Dental emergencies can happen to anyone at any time. Whether you’re at home or away, it’s important to know how to handle different types of dental emergencies. Broken teeth, lost crowns, a root canal, and knocked-out teeth are the most common reasons that require immediate dental attention. 

Although we are not a 24-hour dental practice, we will do our best to get you in for a same-day appointment. If you’re searching for emergency dental care in Denver or an emergency dentist in Denver, call DeWitt Dental Associates at 303-321-5656 or fill out the booking form online.

Emergency Dentistry in Cherry Creek

What Constitutes a Dental Emergency 

A dental emergency occurs when a traumatic injury causes tooth loss or damage. It can also be the result of an infection that has gone untreated. Sudden intense pain or numbness can also constitute a dental emergency as it can indicate an abscessed tooth. 

Some common examples of dental emergencies include:

  • Cracked tooth
  • Jaw swelling or pain
  • Permanent tooth or teeth knocked out
  • Abscessed tooth (dental infection)
  • A chipped tooth with a sharp edge
  • Severe pain
  • Teeth that have suddenly become loose
  • Lost filling or crown
  • Jaw fracture (requires the attention of an Oral or Maxillofacial surgeon)

Urgent vs. Non-urgent Emergencies

It’s important to remember that not all dental problems are considered emergencies. If there’s no pain involved and there’s no risk of losing a tooth, then emergency treatment is likely not required. For example, a chipped tooth with no sharp edges doesn’t pose an immediate threat and can wait for a regular dental appointment.

The same goes for a loose tooth that has been slightly jarred out of place but is still intact. These problems can usually wait a few days or even a week before being seen by a dentist. Although if you’re in a lot of pain, it’s always best to err on the side of caution and make an appointment.

A dental emergency is considered urgent when it poses a threat to your oral health or is causing you a lot of pain. For example, a tooth that has been knocked out needs to be seen immediately as there’s a risk of it not being able to be saved. The same goes for an abscessed tooth, which is a serious infection and can lead to severe bone loss. Severe toothaches can also indicate a more significant problem and should be seen immediately and may require root canal therapy or tooth extraction.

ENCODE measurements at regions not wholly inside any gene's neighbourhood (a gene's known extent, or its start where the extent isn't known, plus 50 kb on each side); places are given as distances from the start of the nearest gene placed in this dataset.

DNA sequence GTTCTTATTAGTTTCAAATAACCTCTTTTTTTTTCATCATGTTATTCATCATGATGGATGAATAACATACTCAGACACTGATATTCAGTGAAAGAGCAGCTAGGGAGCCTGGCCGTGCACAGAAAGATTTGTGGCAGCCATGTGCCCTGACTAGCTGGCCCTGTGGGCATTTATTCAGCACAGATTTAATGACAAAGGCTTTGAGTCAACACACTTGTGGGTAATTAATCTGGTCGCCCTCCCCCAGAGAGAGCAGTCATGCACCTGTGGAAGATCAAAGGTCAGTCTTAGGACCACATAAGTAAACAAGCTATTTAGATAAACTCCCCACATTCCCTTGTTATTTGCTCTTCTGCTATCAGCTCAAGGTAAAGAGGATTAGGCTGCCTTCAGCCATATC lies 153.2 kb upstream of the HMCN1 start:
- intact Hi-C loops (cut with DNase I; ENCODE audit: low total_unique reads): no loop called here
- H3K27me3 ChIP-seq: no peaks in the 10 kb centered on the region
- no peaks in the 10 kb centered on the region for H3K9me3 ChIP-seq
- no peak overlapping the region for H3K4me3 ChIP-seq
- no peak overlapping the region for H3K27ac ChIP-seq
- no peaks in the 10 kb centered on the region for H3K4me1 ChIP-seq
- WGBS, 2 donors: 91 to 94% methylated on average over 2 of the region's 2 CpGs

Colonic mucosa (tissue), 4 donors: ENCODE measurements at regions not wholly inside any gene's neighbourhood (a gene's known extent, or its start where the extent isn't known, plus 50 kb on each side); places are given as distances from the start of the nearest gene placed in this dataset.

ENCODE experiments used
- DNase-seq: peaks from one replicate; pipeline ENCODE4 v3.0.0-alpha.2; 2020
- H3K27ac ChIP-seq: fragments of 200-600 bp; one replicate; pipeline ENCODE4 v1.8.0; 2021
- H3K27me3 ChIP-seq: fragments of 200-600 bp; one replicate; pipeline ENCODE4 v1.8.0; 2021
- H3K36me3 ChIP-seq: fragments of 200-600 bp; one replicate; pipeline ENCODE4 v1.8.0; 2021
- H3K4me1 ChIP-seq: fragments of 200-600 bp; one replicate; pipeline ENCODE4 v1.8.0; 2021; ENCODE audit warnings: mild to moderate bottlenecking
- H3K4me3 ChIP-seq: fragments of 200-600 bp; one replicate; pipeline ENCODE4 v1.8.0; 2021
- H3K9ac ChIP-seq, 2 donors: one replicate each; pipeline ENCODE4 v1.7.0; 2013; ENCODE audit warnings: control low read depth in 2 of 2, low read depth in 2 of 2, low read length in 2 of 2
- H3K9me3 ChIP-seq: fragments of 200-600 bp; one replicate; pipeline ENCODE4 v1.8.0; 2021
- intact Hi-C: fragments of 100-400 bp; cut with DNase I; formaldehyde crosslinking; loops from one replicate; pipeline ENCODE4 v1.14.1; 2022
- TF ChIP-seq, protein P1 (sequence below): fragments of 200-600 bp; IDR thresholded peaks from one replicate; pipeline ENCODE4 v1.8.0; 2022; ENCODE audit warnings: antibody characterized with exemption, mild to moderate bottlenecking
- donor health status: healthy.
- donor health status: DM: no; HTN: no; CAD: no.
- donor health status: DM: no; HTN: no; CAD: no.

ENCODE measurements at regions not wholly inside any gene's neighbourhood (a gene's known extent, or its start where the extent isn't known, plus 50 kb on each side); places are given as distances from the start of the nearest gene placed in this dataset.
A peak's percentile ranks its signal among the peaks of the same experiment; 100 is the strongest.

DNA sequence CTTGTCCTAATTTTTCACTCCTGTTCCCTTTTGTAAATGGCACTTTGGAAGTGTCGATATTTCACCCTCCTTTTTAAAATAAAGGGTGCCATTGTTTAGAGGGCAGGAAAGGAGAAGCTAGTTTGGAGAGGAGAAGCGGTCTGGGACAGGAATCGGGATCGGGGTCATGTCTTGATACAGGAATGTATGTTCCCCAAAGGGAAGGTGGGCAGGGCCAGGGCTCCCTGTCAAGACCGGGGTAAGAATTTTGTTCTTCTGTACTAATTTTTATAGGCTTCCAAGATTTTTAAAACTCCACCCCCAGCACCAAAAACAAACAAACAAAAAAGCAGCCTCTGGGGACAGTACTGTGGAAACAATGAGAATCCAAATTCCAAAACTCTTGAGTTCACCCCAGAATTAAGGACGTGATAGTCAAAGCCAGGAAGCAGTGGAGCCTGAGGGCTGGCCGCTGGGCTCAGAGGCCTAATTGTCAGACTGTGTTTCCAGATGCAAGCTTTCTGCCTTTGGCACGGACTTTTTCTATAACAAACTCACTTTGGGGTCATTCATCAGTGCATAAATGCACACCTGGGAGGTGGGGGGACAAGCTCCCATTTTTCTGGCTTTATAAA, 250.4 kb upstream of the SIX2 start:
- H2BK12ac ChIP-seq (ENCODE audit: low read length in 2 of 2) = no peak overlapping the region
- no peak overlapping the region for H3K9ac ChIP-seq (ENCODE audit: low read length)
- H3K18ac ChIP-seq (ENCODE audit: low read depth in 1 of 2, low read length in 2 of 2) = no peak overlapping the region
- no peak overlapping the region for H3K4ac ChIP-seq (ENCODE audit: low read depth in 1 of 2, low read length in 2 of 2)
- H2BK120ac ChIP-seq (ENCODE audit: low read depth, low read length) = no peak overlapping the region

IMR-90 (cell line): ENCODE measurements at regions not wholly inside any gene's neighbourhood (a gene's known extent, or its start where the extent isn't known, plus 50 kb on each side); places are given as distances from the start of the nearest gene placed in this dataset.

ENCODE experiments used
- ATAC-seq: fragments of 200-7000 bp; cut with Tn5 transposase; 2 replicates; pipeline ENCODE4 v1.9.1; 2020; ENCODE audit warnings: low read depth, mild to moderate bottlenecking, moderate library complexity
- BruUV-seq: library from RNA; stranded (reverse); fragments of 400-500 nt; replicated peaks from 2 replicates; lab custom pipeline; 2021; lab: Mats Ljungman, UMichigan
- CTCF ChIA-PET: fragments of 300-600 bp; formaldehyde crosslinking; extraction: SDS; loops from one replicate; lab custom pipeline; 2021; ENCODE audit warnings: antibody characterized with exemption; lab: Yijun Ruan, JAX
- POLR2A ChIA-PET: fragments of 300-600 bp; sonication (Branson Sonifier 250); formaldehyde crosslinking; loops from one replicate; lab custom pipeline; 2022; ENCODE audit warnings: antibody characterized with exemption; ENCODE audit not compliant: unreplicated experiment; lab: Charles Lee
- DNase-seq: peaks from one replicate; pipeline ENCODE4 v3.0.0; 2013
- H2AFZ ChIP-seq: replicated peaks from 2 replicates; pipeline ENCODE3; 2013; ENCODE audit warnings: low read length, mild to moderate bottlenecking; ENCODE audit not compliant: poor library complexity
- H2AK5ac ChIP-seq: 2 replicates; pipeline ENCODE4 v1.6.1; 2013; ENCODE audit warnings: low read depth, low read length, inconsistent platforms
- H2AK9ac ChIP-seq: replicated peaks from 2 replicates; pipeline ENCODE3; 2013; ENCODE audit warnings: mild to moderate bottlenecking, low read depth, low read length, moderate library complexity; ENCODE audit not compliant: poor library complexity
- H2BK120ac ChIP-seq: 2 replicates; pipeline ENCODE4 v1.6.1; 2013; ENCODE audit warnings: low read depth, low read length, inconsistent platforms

Tips For Dealing With Dental Emergencies At Home

If you have a dental emergency at home, it’s important to stay calm and act quickly. Depending on the type of emergency, there are different things you can do to help ease the pain and prevent further damage;

  • Permanent tooth knocked out. Stay calm and try to find the knocked-out tooth. Pick it up by the crown, careful not to touch the tooth root. If you can, try to put the avulsed tooth back into its socket. If that’s not possible, place the tooth in a glass of milk or water. Stop the bleeding by applying pressure with a cotton swab and placing a cold compress on your cheek to help with any swelling. Then call our office right away. (Note: Children’s primary teeth are not re-implanted)
  • Cracked tooth. Rinse your mouth with warm water. Apply a cold compress to your cheek to help with any swelling. Be careful not to chew on that side of your mouth.
  • Toothache. Rinse your mouth with warm salt water or a hydrogen peroxide rinse as it may help with the pain and inflammation. Try flossing to see if there’s anything stuck between your teeth that could be causing the pain. Take pain medication if the pain persists until you can see the dentist.
  • Object stuck in your tooth. Try to remove the object with floss. If you can’t get it out, don’t try to force it since that could damage your teeth or soft tissue (gums). Wash your mouth with warm water and call our office to make an appointment.

Child tooth pain. If your child is complaining of a toothache, see if there’s anything stuck in the tooth or if their gum is swollen. Depending on the severity of the pain, you can give them ibuprofen or other pain medication for relief. Apply a cold compress or ice pack to their cheek if there’s any swelling. (Note: Never apply an ice pack directly to skin, always wrap it in cloth or dish towel)

Precautions to Avoid Oral Injuries